1959

  • A world globe is given to the library in honor of Dr. Carol Mason.

October

  • Torrential rain floods the basement of McFarlin Library and damaging much of the Robertson collection.

November

  • World: C.R. Richards gives collection of rare arithmetic books to Mathematics department;

1960

  • Total expenditures $148,923; 9,861 volumes added; 1,497 periodicals received; 287 items were borrowed from other libraries, 209 loaned to other libraries.

June

  • World: W.F. Semple gives collection (mostly law?) including books from hanging Judge I.C. Parker.

July

  • Information Services established with 350,000 card file (indexing 60,000 taken over from Standard Oil of Indiana company.

Fall

  • The branch library at North Campus is named the Sidney Born Technical Library. University President Dr. Ben Graf Henneke, challenged by “Pup”, asked Born for help in providing books “like those he had used at Columbia”. Born gave $15,000. Art professor Bradley E. Place designed Born Library bookplate. 7300 feet of shelving is installed.

September

  • Collegian: Mr. & Mrs. William L. Kistler donate the Freshman collection; a beautiful collection of books by Manley Johnson, Paul Alworth and others.

1961

Jan. 1

  • First issue of Petroleum Abstracts published.
  • July newsletter:

“…work has started on the complex job of air-conditioning TU library…. a
large underground tunnel carrying chilled water from the Student Activities
building to the library is a vital part of the project.” Four large air handling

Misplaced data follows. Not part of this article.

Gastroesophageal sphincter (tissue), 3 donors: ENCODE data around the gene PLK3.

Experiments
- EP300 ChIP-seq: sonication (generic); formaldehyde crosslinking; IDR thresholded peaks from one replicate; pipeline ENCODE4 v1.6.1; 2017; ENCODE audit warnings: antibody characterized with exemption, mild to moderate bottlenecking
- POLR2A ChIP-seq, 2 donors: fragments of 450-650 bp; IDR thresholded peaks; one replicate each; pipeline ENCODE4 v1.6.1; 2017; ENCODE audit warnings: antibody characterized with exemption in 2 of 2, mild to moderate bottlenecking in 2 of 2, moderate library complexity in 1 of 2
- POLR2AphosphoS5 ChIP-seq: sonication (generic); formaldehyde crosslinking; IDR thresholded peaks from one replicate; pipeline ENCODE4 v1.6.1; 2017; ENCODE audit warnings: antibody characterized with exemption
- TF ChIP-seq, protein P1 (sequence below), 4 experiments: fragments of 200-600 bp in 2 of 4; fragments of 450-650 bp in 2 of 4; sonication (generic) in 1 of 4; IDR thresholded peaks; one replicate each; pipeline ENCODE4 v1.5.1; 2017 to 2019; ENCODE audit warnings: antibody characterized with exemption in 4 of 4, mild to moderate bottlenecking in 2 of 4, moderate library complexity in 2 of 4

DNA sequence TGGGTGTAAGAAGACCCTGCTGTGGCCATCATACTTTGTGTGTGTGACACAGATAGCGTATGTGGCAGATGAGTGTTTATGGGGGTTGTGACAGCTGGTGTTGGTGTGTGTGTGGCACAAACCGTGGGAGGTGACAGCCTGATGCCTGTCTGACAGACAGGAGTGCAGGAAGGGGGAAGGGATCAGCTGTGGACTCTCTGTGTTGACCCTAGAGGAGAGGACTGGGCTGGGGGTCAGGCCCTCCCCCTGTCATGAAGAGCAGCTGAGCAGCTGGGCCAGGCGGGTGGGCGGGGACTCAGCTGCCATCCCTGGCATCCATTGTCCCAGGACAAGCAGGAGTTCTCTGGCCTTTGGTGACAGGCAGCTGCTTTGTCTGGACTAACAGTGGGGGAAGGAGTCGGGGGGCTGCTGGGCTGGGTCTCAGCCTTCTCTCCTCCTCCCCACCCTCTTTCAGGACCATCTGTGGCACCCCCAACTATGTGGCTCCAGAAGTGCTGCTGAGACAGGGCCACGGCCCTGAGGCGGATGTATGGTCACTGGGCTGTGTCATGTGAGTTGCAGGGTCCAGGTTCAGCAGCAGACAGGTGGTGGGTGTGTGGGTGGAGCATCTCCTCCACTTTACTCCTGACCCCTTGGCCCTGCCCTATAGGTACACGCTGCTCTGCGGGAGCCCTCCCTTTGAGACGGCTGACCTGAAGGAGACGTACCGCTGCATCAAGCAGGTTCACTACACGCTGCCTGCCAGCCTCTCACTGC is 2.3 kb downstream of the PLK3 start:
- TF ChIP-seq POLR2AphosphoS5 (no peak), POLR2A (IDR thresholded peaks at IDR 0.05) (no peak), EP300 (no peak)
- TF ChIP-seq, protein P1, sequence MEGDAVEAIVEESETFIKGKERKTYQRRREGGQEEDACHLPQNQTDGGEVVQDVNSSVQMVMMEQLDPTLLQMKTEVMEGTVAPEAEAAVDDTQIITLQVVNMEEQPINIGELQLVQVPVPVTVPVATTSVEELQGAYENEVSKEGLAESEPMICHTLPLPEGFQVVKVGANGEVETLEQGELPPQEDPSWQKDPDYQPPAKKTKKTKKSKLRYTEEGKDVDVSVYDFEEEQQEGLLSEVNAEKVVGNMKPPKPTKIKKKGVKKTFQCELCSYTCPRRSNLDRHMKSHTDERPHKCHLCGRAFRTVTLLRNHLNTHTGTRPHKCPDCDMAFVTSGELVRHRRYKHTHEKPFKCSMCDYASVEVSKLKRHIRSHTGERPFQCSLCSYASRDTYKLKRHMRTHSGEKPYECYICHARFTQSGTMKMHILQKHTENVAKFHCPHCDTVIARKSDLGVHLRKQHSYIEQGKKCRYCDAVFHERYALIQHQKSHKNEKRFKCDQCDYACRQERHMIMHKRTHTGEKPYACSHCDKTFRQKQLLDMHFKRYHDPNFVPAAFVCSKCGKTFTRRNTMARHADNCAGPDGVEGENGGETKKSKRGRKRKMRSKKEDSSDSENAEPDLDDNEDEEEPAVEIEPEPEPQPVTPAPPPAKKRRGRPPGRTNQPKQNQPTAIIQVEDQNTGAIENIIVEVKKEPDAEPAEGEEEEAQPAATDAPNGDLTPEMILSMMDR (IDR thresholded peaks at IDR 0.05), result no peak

units have been put in place on the third floor of the library. The library
installs air conditioning. McFarlin is connected to the Student Activities
building to benefit from its excess air conditioning capacity through the
tunnel. The tunnel is paid for by the Federal Government as part of its fall-out
shelter program. During this project, the dynamite used to open the exterior
wall cracked the tower, which “rang like a bell” (BGH).

  • McFarlin undergoes some renovations as a tile floor, acoustical tile ceiling, and colorful walls are added. New furniture is added to Browsing Room, South Basement, Seminar Rooms in the North Basement, the Order Librarians office, and cubicles for students wanting to use typewriters. The Periodicals Department is moved from the basement to second floor.
  • At this point, there are three main floors and 5 tower stacks. There is a control desk where all purses, packages and bags are checked. 196,500 books. Smoking is prohibited in McFarlin Library.

September

  • 1948 Student Library Handbook is updated to a “Know your libraries” booklet.